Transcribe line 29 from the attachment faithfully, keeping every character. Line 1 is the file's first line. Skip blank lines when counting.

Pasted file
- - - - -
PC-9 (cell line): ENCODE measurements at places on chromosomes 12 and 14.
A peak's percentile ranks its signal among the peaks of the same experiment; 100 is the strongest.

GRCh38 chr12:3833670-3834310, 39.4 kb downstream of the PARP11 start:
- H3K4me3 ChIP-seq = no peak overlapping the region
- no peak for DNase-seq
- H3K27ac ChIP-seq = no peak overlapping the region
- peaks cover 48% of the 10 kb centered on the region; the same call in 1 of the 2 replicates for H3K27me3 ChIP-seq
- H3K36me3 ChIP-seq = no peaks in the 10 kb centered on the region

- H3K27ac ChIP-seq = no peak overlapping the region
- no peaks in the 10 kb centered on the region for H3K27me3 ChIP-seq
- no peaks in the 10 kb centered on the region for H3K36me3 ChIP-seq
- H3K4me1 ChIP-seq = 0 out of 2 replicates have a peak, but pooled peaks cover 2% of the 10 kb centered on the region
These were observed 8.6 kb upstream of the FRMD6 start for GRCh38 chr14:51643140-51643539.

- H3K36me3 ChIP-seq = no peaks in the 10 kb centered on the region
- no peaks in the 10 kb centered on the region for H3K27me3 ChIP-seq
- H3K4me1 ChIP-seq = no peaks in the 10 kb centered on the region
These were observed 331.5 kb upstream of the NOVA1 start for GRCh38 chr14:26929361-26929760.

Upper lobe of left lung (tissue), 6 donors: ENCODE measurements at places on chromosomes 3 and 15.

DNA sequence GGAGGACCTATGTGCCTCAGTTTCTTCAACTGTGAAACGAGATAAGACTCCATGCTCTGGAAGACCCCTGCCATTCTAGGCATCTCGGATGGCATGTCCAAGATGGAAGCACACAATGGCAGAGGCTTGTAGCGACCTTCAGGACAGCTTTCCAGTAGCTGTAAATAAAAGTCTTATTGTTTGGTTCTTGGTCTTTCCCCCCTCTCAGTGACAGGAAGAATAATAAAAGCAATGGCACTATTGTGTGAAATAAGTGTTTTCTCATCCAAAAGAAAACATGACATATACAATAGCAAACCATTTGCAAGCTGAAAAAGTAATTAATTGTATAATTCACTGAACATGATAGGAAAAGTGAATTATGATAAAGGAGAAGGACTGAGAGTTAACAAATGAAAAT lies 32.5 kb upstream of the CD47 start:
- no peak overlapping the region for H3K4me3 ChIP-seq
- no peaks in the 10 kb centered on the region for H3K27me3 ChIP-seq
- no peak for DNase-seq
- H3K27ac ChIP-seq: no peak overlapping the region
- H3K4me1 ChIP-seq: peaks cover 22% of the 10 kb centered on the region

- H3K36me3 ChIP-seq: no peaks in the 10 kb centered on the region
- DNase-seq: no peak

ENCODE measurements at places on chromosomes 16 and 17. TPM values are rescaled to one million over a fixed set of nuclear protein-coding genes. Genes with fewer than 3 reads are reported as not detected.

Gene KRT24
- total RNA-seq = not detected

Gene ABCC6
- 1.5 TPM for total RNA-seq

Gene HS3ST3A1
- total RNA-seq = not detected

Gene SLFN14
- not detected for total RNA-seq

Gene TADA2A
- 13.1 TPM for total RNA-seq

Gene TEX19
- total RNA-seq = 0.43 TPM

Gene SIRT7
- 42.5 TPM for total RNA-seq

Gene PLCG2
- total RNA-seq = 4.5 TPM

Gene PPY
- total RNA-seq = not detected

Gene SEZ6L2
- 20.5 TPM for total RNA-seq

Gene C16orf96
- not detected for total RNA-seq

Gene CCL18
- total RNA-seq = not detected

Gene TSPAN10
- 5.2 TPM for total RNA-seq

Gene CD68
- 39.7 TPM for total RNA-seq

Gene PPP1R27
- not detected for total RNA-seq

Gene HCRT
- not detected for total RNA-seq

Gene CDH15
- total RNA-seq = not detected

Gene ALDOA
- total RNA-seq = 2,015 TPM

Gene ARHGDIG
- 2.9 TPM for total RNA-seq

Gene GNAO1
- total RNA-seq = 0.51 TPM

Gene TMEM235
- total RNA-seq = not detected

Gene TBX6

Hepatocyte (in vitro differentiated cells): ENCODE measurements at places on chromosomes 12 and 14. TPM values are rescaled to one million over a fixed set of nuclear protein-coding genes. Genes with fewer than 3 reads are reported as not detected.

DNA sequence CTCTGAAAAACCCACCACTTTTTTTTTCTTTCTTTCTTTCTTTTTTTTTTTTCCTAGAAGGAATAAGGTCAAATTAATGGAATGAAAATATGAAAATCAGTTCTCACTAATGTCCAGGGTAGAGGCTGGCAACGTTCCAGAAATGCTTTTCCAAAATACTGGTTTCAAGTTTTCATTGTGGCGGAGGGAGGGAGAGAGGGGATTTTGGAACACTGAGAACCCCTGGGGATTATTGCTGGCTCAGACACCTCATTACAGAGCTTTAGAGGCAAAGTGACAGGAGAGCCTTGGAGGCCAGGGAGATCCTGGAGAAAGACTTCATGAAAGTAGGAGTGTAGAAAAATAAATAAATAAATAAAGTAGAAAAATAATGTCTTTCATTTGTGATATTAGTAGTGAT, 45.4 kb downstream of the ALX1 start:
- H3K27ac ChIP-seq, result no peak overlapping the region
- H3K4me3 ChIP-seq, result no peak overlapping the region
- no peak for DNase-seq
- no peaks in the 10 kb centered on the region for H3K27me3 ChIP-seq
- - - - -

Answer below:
- total RNA-seq = not detected